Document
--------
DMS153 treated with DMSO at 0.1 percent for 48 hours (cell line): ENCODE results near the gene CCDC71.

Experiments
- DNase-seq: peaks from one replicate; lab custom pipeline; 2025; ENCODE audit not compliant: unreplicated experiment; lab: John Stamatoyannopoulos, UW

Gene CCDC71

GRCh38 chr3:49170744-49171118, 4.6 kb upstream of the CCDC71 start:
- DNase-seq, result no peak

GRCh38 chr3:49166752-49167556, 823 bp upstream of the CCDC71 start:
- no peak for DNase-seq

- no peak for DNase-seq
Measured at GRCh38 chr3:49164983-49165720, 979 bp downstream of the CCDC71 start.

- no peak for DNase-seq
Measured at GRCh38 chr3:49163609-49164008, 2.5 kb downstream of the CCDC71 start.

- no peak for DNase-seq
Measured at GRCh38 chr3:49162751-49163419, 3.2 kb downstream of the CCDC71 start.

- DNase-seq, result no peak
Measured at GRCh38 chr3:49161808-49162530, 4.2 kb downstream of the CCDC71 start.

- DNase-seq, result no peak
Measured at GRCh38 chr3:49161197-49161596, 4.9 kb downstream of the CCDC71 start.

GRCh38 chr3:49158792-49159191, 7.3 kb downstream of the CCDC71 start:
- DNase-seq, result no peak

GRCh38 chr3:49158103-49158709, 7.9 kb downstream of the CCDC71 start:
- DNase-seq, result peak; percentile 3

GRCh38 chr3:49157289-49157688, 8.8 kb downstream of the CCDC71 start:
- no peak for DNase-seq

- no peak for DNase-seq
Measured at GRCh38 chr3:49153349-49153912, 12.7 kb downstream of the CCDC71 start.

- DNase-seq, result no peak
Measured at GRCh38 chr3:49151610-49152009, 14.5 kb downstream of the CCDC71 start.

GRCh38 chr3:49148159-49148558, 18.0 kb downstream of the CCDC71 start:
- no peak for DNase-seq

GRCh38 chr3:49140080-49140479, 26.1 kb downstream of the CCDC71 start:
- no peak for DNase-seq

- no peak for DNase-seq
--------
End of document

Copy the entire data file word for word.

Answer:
DMS153 treated with DMSO at 0.1 percent for 48 hours (cell line): ENCODE results near the gene CCDC71.

Experiments
- DNase-seq: peaks from one replicate; lab custom pipeline; 2025; ENCODE audit not compliant: unreplicated experiment; lab: John Stamatoyannopoulos, UW

Gene CCDC71

GRCh38 chr3:49170744-49171118, 4.6 kb upstream of the CCDC71 start:
- DNase-seq, result no peak

GRCh38 chr3:49166752-49167556, 823 bp upstream of the CCDC71 start:
- no peak for DNase-seq

- no peak for DNase-seq
Measured at GRCh38 chr3:49164983-49165720, 979 bp downstream of the CCDC71 start.

- no peak for DNase-seq
Measured at GRCh38 chr3:49163609-49164008, 2.5 kb downstream of the CCDC71 start.

- no peak for DNase-seq
Measured at GRCh38 chr3:49162751-49163419, 3.2 kb downstream of the CCDC71 start.

- DNase-seq, result no peak
Measured at GRCh38 chr3:49161808-49162530, 4.2 kb downstream of the CCDC71 start.

- DNase-seq, result no peak
Measured at GRCh38 chr3:49161197-49161596, 4.9 kb downstream of the CCDC71 start.

GRCh38 chr3:49158792-49159191, 7.3 kb downstream of the CCDC71 start:
- DNase-seq, result no peak

GRCh38 chr3:49158103-49158709, 7.9 kb downstream of the CCDC71 start:
- DNase-seq, result peak; percentile 3

GRCh38 chr3:49157289-49157688, 8.8 kb downstream of the CCDC71 start:
- no peak for DNase-seq

- no peak for DNase-seq
Measured at GRCh38 chr3:49153349-49153912, 12.7 kb downstream of the CCDC71 start.

- DNase-seq, result no peak
Measured at GRCh38 chr3:49151610-49152009, 14.5 kb downstream of the CCDC71 start.

GRCh38 chr3:49148159-49148558, 18.0 kb downstream of the CCDC71 start:
- no peak for DNase-seq

GRCh38 chr3:49140080-49140479, 26.1 kb downstream of the CCDC71 start:
- no peak for DNase-seq

- no peak for DNase-seq